Vitamin C Inhibits Osteoclasts in Rats Fed a High-Cholesterol Diet


Vitamin C intake inhibits serum lipid peroxidation and osteoclast differentiation on alveolar bone in rats fed on a high-cholesterol diet.

A high-cholesterol diet stimulates osteoclast differentiation, which may be induced by increased serum lipid peroxidation. The inhibition of serum lipid peroxidation by vitamin C may offer beneficial effects on osteoclast differentiation including increased expression of receptor activator of nuclear factor (NF)-kappaB ligand (RANKL) and NF-kappaB. This study investigated the effects of vitamin C intake on RANKL and NF-kappaB expression in periodontal tissue of rats fed a high-cholesterol diet.
Twenty-four rats (8 weeks old) were divided into four groups: a control group (fed a regular diet) and three experimental groups (fed a high-cholesterol diet supplemented with 0, 1 and 2 g/l vitamin C/day) in this 12-week study. Vitamin C was provided by its addition to drinking water. As an index of serum lipid peroxidation, hexanoyl-lysine (HEL) level was determined by a competitive enzyme-linked immunosorbent assay method. Immunohistological analysis was performed to evaluate RANKL and NF-kappaB expression on the alveolar bone surface. The number of tartrate-resistant acid phosphatase (TRAP)-positive osteoclasts was also counted.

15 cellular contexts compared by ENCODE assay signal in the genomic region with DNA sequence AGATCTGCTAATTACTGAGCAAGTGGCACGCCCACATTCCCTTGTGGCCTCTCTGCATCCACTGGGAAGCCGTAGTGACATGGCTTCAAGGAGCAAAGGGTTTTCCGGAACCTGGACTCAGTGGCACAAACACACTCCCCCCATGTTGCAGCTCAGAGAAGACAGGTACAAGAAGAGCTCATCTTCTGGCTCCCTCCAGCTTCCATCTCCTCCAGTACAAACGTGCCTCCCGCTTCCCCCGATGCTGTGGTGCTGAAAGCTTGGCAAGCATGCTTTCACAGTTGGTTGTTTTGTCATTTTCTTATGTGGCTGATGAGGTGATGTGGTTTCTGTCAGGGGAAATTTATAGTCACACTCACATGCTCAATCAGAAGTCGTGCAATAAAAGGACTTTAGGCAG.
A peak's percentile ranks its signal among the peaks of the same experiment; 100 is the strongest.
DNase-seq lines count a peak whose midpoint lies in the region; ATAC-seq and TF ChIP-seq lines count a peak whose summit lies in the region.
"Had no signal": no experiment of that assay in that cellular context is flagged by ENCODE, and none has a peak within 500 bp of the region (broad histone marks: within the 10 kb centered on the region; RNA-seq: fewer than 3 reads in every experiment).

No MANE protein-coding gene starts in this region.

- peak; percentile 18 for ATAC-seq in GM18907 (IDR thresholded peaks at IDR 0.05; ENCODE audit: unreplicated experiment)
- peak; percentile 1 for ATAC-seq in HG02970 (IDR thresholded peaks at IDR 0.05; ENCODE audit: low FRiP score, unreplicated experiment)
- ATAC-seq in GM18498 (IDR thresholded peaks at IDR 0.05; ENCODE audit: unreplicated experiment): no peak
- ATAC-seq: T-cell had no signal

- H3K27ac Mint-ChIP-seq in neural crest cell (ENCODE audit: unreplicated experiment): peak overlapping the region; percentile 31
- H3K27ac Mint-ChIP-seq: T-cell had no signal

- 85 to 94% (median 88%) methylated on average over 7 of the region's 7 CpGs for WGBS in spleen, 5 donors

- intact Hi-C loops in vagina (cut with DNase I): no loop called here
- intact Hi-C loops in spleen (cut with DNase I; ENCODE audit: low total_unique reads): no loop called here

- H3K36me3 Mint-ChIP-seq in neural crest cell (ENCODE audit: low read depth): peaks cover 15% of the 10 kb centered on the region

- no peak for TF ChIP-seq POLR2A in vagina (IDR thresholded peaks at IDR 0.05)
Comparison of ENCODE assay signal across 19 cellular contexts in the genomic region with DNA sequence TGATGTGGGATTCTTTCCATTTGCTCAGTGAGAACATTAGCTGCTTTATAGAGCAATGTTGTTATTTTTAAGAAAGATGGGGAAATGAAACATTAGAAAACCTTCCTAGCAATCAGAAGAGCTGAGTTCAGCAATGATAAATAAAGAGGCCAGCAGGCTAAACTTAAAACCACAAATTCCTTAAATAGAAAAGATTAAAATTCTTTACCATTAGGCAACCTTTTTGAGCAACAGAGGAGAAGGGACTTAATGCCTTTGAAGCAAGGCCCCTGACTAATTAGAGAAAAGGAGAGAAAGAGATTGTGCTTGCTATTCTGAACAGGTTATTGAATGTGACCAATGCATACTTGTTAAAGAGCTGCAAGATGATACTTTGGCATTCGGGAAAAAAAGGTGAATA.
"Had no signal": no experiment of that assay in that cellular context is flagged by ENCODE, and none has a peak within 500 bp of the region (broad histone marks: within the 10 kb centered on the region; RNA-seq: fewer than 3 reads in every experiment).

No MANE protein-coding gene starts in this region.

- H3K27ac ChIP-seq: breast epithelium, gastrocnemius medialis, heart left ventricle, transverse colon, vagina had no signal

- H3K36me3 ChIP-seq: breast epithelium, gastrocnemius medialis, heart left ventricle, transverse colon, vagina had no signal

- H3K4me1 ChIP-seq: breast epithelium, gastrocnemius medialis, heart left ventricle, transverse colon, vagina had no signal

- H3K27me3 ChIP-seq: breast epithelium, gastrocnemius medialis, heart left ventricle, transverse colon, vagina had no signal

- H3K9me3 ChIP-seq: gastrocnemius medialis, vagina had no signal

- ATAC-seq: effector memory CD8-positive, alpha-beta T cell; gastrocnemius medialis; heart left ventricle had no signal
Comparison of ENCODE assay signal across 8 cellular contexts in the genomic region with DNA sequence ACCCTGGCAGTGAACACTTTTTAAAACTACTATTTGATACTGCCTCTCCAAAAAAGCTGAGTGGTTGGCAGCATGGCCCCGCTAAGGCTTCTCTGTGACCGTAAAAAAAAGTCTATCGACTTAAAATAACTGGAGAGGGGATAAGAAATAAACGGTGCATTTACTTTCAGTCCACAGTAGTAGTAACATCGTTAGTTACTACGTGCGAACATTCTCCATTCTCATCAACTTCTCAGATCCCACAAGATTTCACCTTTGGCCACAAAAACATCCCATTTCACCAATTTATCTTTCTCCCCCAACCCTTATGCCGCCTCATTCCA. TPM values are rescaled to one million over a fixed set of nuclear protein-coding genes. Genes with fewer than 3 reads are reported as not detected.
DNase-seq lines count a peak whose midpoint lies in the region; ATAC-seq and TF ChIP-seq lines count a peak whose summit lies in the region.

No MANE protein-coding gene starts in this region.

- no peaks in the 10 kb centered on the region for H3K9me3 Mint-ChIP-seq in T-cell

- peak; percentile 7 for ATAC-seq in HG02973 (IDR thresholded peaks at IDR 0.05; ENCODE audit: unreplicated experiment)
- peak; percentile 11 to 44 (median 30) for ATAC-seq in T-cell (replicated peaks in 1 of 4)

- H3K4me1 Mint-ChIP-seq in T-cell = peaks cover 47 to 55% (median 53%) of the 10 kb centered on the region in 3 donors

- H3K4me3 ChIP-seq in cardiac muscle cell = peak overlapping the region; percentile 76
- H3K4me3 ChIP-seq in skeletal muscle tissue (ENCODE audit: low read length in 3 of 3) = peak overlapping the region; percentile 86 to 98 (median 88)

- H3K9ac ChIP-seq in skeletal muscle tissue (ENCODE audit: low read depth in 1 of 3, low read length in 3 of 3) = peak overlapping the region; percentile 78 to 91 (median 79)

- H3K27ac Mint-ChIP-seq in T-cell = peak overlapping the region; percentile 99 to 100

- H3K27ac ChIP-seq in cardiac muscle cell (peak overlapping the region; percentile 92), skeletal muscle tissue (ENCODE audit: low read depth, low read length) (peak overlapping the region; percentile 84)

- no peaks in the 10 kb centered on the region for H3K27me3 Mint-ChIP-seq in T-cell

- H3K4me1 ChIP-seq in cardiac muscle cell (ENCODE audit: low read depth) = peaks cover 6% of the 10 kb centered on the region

Feeding a high-cholesterol diet increased not only the serum HEL level but also the number of TRAP-positive osteoclasts on the alveolar bone surface, with an increase in RANKL and NF-kappaB expression on alveolar bone surface. Intake of vitamin C reduced the serum HEL level and osteoclast differentiation, with decreasing RANKL and NF-kappaB expression.
Vitamin C intake could suppress osteoclast differentiation, including RANKL and NF-kappaB expression on the alveolar bone surface, by decreasing serum lipid peroxidation in rats fed a high-cholesterol diet.

Sanbe T, Tomofuji T, Ekuni D, Azuma T…
Arch. Oral Biol. Mar 2009
PMID: 19110235